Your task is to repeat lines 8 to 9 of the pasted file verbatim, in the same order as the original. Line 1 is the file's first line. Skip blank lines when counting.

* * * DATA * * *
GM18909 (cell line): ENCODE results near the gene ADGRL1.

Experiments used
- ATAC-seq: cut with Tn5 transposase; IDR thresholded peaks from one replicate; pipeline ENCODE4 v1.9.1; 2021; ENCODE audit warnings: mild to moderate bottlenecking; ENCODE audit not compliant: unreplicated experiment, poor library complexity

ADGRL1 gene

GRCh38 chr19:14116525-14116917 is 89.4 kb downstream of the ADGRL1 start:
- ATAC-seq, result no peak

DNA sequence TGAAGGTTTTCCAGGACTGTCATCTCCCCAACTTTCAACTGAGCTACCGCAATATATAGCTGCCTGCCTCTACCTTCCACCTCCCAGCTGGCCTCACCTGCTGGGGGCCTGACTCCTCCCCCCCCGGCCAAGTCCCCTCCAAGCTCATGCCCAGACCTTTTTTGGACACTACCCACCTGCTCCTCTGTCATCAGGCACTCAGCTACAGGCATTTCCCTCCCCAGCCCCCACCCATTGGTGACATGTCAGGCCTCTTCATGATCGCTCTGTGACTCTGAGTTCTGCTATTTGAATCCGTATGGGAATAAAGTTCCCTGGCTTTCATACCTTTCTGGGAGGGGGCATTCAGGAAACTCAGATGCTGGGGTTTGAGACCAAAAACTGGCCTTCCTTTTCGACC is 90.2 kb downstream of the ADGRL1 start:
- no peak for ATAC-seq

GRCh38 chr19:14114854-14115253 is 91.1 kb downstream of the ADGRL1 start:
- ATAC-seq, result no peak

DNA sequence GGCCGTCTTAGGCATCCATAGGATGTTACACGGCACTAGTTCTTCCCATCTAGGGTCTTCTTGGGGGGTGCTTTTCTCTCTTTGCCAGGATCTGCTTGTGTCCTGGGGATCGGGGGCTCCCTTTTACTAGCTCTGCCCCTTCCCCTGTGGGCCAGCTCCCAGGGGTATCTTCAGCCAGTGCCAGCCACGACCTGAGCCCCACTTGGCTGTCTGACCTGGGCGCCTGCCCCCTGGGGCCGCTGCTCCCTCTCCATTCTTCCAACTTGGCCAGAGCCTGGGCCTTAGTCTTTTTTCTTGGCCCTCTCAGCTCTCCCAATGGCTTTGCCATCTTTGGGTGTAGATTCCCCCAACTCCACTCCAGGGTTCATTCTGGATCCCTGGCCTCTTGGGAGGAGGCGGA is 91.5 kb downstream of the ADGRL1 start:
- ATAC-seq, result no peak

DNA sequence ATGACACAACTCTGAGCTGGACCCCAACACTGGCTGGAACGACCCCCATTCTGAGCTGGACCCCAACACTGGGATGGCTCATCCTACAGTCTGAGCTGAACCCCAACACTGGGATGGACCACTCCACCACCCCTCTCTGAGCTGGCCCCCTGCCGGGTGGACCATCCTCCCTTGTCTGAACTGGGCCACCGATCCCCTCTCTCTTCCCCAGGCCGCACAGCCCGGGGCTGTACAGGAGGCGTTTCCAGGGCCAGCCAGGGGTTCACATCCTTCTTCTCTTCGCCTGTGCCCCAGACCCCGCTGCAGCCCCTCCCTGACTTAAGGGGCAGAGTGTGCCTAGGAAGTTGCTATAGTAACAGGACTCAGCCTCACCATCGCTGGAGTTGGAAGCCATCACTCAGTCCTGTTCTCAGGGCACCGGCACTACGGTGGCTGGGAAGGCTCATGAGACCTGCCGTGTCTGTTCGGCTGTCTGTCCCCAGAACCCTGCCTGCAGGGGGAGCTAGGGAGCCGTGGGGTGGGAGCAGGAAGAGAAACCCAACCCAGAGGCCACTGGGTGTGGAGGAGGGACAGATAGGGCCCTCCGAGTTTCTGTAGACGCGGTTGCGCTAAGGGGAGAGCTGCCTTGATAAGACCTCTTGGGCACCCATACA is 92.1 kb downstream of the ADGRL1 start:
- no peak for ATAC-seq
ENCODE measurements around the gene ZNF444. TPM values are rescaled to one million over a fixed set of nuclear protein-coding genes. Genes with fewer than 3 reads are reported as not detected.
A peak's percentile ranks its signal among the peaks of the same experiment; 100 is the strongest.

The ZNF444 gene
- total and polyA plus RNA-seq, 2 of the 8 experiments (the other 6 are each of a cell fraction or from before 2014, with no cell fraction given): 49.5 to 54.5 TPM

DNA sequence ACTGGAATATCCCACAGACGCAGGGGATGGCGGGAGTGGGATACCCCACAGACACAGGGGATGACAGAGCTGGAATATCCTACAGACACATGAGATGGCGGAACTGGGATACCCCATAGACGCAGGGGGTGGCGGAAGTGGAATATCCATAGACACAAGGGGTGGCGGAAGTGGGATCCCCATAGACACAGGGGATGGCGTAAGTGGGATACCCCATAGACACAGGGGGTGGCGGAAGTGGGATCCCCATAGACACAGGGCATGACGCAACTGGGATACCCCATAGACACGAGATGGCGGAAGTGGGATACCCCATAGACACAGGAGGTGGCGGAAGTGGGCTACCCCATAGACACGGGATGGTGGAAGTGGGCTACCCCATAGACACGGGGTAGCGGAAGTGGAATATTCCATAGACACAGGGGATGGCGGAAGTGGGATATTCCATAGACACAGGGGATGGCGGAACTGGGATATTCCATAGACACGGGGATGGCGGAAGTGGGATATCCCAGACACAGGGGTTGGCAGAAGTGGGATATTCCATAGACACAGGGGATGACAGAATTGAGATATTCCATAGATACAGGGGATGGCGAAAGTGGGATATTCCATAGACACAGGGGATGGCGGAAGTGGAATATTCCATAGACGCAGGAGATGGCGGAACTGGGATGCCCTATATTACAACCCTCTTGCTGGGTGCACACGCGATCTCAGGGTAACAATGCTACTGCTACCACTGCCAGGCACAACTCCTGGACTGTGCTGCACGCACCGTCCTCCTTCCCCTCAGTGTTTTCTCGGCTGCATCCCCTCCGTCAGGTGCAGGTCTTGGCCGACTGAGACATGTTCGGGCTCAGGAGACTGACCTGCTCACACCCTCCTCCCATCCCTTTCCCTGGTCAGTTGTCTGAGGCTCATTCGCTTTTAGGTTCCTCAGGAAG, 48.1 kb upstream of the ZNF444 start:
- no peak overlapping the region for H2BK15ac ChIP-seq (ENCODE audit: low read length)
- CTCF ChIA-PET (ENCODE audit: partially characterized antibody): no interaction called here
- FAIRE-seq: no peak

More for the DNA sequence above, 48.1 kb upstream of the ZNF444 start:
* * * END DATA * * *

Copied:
- no peak for ATAC-seq

GRCh38 chr19:14114854-14115253 is 91.1 kb downstream of the ADGRL1 start: